10. Trump does bear a heavy responsibility for opportunistically deploying xenophobic, sexist, divisive rhetoric, lowering the tone of civic discourse and unleashing and to some extent legitimating uncivil discourse.  His victory speech offered a glimmer of hope that he sees the need to repair this, or at least its effects.  We will see.

11. There is a powerful national progressive leader, Bernie Sanders, now standing tall above the post-election rubble of the Democratic Party machine, with access to millions of people who have contributed to and worked on his campaign, and other campaigns in the movement (e.g. Zephyr Teachout).  Indeed, what is left, after Tuesday’s disastrous result across the board, of a Democratic establishment that could credibly make any real challenge to Sanders and his movement?   So we are not in the kind of historical situation where the forces of opposition have been so divided, demoralized, intimidated or decimated as to set the stage for the emergence of an authoritarian style of rule unchecked by normal agonistic liberal democratic party politics.  Mr. Trump has much to fear from Sanders and his movement, because they also are anti-establishment and can appeal to that theme, but among an additional constituency that Trump is unable to reach: educated young people.

12. The United States has always lacked a stable caste of high officials whose calling is absolute loyalty or service to the ruler. Just watch an episode or two of House of Cards or West Wing and you will see that how the President is surrounded by rivals past, present and future; advisers in his own office may well have their own agendas, and everybody is looking out for themselves and looking to the next election.  The Republican Party is fractious, so is the conservative movement in America: they will line up behind Trump only to the extent that serves their interests and values  The checks and balances in the United States political system are not a mere matter of constitutional formalism that could quickly crumble in the presence of a strong man contemptuous of the rule of law, they are deeply embedded sociologically in America’s culture of freedom and self-interested individualism.

13. Demonizing Mr. Trump and attempting to isolate him as beyond the liberal democratic pale is itself contrary to the spirit of liberal democratic constitutionalism. He deserves the respect of office, however much self-control is required to give it to him.  But respect of office is just that, a recognition of his legitimately acquired constitutional role. If Trump starts to act in ways that are threatening to the constitution and its underlying values that respect is forfeited. And impeachment is the ultimate remedy if he acts extra-legally.  Finally, as is often the case, Bernie Sanders puts it best:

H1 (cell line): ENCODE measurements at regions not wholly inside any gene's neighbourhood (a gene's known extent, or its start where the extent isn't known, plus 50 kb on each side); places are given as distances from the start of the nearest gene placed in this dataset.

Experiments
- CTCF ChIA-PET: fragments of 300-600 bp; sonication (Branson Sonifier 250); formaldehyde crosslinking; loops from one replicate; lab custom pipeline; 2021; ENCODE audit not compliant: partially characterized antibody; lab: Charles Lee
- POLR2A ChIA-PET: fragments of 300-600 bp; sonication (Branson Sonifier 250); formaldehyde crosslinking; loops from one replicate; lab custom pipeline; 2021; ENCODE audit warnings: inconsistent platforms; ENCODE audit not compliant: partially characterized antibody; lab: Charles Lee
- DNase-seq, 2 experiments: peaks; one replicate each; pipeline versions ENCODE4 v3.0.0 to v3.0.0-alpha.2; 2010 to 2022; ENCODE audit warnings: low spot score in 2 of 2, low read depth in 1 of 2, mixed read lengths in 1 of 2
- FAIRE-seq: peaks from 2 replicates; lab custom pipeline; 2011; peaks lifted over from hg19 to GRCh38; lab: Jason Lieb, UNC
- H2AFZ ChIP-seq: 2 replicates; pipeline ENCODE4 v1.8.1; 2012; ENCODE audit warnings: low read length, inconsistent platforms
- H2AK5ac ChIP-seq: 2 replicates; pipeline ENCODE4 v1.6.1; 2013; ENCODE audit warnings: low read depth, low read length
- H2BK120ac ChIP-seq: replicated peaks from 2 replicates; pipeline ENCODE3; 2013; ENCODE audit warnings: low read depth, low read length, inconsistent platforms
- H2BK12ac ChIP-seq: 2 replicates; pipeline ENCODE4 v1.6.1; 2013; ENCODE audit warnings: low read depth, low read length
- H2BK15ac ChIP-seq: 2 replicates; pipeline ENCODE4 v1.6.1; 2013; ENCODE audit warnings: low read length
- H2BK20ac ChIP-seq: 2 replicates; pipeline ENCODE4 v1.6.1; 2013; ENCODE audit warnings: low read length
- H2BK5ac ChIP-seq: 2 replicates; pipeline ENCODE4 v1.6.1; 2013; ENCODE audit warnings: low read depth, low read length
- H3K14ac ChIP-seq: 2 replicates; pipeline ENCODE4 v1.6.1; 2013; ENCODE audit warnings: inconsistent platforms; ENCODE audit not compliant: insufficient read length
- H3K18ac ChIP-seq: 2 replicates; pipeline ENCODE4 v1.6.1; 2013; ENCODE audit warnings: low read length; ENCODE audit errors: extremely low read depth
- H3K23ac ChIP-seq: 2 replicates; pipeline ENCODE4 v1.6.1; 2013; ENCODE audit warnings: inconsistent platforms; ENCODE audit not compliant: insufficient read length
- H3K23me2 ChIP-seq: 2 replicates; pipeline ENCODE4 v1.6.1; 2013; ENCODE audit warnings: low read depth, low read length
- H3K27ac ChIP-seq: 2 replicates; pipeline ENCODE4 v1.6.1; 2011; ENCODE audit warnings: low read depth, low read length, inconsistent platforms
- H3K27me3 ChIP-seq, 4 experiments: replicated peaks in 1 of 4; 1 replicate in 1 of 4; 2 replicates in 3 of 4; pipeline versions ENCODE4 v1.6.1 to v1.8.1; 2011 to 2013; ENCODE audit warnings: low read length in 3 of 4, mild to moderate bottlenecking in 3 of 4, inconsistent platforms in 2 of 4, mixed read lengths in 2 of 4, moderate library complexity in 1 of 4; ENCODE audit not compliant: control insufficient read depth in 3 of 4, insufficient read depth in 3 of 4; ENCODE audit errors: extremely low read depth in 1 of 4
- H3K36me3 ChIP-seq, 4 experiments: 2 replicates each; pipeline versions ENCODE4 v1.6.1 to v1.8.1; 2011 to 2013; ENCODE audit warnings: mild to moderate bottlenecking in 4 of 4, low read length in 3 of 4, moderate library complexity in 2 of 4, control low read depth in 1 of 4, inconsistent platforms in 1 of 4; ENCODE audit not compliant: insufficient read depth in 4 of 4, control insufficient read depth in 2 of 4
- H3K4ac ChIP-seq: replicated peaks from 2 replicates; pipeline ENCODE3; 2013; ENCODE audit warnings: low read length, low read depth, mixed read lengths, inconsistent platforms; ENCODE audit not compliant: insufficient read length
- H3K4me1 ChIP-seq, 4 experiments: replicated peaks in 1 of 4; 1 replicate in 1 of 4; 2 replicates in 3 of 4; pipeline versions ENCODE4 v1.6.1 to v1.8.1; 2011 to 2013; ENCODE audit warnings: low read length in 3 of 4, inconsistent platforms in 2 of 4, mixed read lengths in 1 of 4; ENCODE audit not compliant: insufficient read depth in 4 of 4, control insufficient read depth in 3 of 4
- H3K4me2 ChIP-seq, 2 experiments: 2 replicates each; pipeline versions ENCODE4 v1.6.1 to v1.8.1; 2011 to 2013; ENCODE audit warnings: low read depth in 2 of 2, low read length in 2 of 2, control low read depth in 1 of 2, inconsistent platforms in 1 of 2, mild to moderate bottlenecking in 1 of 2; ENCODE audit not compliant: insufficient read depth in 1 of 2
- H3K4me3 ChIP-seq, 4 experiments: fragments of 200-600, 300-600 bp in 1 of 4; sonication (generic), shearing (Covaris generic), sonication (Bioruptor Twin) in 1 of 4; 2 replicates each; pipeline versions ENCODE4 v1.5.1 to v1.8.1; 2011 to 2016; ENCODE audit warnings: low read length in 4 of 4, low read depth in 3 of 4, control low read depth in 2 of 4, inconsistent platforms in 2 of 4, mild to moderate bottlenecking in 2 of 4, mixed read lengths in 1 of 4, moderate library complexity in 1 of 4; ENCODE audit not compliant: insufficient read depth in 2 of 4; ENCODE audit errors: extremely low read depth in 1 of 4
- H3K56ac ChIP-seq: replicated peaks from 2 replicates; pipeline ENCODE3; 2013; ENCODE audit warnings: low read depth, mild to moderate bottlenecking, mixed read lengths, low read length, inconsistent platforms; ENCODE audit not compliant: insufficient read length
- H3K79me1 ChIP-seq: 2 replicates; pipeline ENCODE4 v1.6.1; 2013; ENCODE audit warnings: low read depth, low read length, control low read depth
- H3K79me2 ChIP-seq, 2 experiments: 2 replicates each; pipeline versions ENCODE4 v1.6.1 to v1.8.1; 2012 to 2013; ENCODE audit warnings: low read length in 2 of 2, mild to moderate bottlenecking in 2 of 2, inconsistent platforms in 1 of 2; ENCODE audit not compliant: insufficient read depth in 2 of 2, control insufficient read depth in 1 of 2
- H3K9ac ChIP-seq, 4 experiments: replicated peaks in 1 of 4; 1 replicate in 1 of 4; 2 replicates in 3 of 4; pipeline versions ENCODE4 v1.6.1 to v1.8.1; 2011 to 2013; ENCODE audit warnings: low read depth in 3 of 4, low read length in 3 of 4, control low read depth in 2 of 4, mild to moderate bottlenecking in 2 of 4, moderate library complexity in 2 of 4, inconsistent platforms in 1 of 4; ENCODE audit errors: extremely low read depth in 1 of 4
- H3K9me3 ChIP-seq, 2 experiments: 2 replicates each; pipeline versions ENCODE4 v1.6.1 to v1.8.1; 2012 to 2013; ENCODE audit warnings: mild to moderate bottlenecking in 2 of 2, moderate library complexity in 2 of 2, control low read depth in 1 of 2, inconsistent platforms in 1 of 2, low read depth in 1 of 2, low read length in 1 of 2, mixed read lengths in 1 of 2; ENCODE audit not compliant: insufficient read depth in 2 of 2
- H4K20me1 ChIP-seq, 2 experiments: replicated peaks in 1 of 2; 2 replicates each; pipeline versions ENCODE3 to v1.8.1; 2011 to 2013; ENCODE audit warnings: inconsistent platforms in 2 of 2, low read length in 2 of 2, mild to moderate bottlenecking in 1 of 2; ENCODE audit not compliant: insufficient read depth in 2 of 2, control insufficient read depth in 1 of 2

To the degree that Mr. Trump is serious about pursuing policies that improve the lives of working families in this country, I and other progressives are prepared to work with him. To the degree that he pursues racist, sexist, xenophobic and anti-environment policies, we will vigorously oppose him.


SUGGESTED CITATION  Howse, Robert: Thirteen Theses on Trump and Liberal Democracy, VerfBlog, 2016/11/10, https://verfassungsblog.de/thirteen-theses-on-trump-and-liberal-democracy/, DOI: 10.17176/20161111-103310.

9 Comments

  1. SocraticGadfly Fri 11 Nov 2016 at 00:11 - Reply

    Trump’s immigration deportation is back ON his website.

  2. Rob Howse Fri 11 Nov 2016 at 01:20 - Reply

    No that is there but not the idea of stopping Muslims from entering the US. That’s what I was referring too as off the site.

  3. Leser Fri 11 Nov 2016 at 09:39 - Reply

    Good read – especially the reminder that liberal democracy doesn’t imply open borders or even generousity. The will of the people can swing both ways, and a democracy and its proponents should respect that.

    To throw in an idea:

    What if… Trump hired Bernie Sanders?

    They do seem to have some common denominators. Both have promised to help “the little guy”, to work against inequality. Their approaches are vastly different, but their goals are not that far away from each other. There might be room for compromise.

    Such a move would even fit well with Trump’s and Sanders’ struggle with the respective party establishment. It could heal the rift across party lines and show that Trump is not the unreasonable, vengeful man many people assume him to be (with some reason), but actually trying to get the best people and those that reflect the will of the US voter.

    I don’t think even Trump would try something that unorthodox, and I doubt Sanders would agree.

    But the thought shows something of importance in my mind: What got both to near or actual presidency is the disconnect between rulers and ruled, between those who have and those who don’t (or feel/fear they or their children won’t).

  4. Leser Fri 11 Nov 2016 at 09:47 - Reply

    “Trump did not get a majority of the popular vote and only won by virtue of a peculiarity of the US electoral system, the Electoral College, which effectively weights votes regionally. There is simply not a white supremacist majority coalition in the United States determined to destroy liberal democracy.”

    That point includes a little flaw or needs an addendum, I think.

    1. The question wether Trump got a majority in the popular vote is not identical to the question if there is a majority white supremacist coalition. These two points should be put in a direct connection without some framework.
    Unless, of course, one says that all Trump voters are white supremacists, and that obviously is not the case – he got some votes from black and latino voters, and they most likely are not white supremacists.

    2. If, however, one says that Trump and his followers are white supremacist authocrats… does it matter much if they are a majority or minority by 0.1% or something? Hitler (poor guy serves as an example again) got into power with just 43.91%. Even if only a minority votes for an authocrat, that may be enough to threaten or end liberbal democracy.

  5. Helen Hartnell Sat 12 Nov 2016 at 09:26 - Reply

    Re:#10, It is all too easy for DT to soften his rhetoric now that it’s served his short-term goal of getting elected, and claim to be a decent, reasonable, conciliatory kind of guy. Sorry, but he gets no pass from me just because it now serves hi